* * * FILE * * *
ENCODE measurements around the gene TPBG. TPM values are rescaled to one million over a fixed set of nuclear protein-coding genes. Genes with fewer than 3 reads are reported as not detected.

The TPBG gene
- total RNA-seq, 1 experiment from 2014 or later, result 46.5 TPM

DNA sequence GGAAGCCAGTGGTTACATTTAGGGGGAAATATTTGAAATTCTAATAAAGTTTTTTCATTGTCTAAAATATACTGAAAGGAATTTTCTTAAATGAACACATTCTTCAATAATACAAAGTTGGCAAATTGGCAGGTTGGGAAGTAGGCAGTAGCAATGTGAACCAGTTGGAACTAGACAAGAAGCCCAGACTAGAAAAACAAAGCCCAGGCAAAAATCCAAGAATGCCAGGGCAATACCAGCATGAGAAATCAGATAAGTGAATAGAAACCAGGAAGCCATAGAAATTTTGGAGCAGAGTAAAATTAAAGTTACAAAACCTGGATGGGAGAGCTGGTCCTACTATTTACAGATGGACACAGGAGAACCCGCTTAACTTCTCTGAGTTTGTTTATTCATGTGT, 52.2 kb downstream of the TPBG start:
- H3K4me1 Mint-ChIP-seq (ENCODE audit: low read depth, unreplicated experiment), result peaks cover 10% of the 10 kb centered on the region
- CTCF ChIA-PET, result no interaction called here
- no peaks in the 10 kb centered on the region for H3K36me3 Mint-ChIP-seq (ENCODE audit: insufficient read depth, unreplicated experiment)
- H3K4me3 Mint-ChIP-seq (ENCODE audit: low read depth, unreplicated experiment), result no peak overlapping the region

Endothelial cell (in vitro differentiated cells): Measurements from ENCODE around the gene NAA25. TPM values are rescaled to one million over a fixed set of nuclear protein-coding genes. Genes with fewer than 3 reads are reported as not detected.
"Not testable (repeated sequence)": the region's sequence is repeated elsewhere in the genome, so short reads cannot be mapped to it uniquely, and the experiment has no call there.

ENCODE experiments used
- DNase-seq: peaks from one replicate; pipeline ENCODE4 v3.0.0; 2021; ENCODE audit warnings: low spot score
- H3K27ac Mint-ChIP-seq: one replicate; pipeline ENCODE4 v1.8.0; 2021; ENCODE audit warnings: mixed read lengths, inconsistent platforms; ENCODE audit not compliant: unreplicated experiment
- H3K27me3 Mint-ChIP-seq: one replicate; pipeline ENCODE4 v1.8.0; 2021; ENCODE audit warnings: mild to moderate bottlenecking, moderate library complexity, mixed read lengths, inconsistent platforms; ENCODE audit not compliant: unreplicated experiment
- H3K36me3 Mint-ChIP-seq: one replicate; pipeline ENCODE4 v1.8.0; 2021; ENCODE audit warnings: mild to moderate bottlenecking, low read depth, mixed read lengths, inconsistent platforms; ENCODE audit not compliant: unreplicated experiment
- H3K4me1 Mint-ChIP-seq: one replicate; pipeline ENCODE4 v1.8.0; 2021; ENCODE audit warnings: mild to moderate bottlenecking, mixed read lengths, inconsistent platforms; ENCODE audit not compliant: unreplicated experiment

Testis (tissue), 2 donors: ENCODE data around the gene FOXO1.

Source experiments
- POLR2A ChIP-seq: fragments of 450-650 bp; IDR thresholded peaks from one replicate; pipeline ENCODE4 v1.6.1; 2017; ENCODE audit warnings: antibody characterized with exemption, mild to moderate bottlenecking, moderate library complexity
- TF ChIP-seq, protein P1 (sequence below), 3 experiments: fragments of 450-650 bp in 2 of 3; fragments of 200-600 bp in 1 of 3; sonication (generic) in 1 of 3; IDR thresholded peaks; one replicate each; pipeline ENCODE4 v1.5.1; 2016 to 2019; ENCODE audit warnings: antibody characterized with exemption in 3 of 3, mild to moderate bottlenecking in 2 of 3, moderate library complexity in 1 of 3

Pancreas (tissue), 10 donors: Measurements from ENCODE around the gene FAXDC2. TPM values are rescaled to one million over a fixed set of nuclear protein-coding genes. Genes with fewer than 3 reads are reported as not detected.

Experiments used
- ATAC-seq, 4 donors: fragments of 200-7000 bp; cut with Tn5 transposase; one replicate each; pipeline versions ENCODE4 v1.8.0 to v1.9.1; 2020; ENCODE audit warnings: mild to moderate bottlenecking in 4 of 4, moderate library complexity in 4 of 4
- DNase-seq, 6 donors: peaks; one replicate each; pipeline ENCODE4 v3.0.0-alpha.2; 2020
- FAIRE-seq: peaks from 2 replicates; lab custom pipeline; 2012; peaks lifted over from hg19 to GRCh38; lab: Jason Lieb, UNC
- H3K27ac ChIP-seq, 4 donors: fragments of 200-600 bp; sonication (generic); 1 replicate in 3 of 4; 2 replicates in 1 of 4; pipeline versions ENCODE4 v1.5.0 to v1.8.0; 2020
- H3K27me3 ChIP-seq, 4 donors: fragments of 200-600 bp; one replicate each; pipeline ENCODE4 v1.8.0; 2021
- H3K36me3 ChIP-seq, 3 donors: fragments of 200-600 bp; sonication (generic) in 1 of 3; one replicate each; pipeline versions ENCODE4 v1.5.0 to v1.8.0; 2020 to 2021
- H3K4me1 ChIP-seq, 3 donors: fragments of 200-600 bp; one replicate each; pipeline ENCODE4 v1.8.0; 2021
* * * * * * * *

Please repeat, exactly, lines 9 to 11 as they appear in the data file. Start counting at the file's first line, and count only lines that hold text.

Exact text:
Endothelial cell (in vitro differentiated cells): Measurements from ENCODE around the gene NAA25. TPM values are rescaled to one million over a fixed set of nuclear protein-coding genes. Genes with fewer than 3 reads are reported as not detected.
"Not testable (repeated sequence)": the region's sequence is repeated elsewhere in the genome, so short reads cannot be mapped to it uniquely, and the experiment has no call there.

ENCODE experiments used